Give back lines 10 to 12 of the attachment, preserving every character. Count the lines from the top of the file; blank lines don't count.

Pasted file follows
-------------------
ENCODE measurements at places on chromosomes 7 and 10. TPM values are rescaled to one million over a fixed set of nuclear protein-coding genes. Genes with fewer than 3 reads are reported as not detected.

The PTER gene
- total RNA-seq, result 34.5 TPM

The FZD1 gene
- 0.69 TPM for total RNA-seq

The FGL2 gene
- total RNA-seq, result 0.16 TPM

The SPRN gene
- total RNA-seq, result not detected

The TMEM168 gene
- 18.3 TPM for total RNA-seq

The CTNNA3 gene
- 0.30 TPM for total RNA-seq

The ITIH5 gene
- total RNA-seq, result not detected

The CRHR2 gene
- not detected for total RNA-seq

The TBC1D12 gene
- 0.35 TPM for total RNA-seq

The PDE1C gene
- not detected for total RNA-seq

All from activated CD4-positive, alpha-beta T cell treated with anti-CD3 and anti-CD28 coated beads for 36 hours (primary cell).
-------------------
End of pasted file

The TMEM168 gene
- 18.3 TPM for total RNA-seq

The CTNNA3 gene